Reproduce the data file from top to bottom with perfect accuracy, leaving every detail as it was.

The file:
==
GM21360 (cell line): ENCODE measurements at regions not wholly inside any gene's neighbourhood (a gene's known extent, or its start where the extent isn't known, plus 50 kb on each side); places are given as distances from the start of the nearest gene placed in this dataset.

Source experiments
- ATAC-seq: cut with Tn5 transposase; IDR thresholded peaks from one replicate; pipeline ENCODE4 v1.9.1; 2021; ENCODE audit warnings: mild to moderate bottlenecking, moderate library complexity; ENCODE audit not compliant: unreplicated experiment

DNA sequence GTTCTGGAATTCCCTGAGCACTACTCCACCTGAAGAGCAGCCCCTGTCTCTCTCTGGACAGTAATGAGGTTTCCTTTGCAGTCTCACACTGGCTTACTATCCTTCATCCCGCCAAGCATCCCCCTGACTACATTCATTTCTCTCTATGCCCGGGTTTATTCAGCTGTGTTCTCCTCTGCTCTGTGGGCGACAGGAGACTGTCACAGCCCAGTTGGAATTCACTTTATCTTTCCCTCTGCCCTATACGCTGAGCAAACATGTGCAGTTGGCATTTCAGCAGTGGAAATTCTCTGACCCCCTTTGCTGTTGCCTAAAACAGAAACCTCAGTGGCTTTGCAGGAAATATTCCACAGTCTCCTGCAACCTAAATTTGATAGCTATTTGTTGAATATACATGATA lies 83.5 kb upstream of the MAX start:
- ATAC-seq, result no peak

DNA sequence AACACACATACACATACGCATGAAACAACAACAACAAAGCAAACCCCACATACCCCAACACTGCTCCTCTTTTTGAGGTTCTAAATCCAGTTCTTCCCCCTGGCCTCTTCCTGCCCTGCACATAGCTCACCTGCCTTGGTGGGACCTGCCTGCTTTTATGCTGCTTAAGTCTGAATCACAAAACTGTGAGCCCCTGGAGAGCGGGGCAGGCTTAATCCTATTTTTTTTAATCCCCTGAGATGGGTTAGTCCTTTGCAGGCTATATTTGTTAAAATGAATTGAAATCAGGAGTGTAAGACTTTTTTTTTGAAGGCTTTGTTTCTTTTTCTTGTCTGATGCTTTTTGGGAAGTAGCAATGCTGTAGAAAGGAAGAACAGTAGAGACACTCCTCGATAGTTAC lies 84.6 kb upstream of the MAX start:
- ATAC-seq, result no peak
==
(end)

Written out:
GM21360 (cell line): ENCODE measurements at regions not wholly inside any gene's neighbourhood (a gene's known extent, or its start where the extent isn't known, plus 50 kb on each side); places are given as distances from the start of the nearest gene placed in this dataset.

Source experiments
- ATAC-seq: cut with Tn5 transposase; IDR thresholded peaks from one replicate; pipeline ENCODE4 v1.9.1; 2021; ENCODE audit warnings: mild to moderate bottlenecking, moderate library complexity; ENCODE audit not compliant: unreplicated experiment

DNA sequence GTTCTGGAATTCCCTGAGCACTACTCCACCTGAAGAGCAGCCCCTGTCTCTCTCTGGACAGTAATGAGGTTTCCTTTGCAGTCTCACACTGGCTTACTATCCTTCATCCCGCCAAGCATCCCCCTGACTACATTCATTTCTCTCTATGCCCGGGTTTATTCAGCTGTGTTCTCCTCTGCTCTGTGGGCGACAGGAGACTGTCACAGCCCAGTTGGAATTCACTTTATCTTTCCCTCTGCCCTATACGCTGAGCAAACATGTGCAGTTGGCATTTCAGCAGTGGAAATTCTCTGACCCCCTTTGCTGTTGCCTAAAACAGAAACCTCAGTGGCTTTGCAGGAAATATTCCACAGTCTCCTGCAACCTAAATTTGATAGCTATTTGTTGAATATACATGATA lies 83.5 kb upstream of the MAX start:
- ATAC-seq, result no peak

DNA sequence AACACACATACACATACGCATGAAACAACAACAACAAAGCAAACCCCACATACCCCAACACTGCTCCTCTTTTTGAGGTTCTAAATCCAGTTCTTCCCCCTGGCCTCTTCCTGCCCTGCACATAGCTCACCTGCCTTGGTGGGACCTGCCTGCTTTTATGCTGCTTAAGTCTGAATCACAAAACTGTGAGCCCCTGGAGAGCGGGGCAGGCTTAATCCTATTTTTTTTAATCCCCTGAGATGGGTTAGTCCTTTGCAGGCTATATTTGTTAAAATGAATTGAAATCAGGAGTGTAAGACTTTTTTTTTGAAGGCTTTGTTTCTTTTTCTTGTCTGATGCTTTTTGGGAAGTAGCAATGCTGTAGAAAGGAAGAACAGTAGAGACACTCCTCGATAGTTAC lies 84.6 kb upstream of the MAX start:
- ATAC-seq, result no peak